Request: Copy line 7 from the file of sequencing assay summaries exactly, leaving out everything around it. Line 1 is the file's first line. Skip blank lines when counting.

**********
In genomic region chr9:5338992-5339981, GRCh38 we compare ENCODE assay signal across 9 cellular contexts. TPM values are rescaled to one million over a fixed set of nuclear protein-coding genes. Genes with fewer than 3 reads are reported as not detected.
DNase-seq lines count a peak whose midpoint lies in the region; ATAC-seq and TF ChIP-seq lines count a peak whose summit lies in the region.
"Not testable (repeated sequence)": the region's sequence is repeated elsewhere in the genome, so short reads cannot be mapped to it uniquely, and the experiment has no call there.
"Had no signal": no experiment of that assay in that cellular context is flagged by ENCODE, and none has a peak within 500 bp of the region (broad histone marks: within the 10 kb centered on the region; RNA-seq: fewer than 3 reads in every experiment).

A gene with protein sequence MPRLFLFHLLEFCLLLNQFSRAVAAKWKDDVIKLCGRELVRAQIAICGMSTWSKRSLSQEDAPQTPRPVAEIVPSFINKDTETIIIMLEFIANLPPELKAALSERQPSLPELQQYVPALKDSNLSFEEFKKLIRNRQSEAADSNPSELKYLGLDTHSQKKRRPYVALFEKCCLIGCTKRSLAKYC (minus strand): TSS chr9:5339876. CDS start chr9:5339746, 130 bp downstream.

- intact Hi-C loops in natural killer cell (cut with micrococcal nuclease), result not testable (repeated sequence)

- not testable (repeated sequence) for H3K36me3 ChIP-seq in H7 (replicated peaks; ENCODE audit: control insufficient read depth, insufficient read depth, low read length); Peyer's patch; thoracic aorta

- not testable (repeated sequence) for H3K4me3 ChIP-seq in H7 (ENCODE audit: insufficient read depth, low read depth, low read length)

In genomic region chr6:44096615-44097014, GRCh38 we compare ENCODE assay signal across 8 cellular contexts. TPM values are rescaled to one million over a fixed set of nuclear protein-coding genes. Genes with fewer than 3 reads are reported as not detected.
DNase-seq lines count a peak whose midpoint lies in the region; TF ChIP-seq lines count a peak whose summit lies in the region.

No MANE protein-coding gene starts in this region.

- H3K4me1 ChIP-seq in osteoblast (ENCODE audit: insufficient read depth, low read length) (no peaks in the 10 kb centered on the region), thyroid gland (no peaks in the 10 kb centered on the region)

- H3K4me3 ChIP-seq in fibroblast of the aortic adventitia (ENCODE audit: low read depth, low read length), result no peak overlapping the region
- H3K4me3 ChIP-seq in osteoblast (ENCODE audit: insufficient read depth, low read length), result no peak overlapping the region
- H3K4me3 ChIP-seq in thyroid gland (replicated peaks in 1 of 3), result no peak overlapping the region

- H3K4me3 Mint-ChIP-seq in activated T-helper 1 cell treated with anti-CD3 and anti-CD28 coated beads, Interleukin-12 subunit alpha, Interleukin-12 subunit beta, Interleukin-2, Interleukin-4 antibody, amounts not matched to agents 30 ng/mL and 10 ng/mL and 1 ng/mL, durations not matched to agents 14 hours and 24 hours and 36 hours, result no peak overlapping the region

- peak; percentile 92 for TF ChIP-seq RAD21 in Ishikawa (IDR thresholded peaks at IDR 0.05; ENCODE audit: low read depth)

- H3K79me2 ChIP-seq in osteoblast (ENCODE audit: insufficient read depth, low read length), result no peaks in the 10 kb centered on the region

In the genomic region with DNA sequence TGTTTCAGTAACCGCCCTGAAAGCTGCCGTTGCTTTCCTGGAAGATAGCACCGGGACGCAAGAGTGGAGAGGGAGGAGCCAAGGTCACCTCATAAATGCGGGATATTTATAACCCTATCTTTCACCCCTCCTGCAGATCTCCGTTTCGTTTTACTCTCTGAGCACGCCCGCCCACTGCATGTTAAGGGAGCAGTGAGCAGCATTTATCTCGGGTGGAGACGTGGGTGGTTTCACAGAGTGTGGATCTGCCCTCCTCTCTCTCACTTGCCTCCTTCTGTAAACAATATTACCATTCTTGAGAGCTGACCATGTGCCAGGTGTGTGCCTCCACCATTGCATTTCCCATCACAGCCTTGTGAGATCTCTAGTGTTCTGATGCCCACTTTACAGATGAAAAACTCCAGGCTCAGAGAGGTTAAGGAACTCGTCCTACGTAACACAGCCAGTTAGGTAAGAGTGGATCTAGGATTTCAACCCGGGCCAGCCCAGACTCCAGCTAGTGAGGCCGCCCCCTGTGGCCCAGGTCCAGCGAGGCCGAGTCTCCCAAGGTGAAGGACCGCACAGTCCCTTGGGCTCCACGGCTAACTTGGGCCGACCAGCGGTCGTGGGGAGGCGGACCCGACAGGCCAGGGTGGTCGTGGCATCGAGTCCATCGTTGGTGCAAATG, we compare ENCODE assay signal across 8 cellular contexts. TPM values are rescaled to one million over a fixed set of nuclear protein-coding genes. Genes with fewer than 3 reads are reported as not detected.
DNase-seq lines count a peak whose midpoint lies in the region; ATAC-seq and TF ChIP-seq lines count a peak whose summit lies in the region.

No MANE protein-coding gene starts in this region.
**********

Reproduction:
- not testable (repeated sequence) for H3K36me3 ChIP-seq in H7 (replicated peaks; ENCODE audit: control insufficient read depth, insufficient read depth, low read length); Peyer's patch; thoracic aorta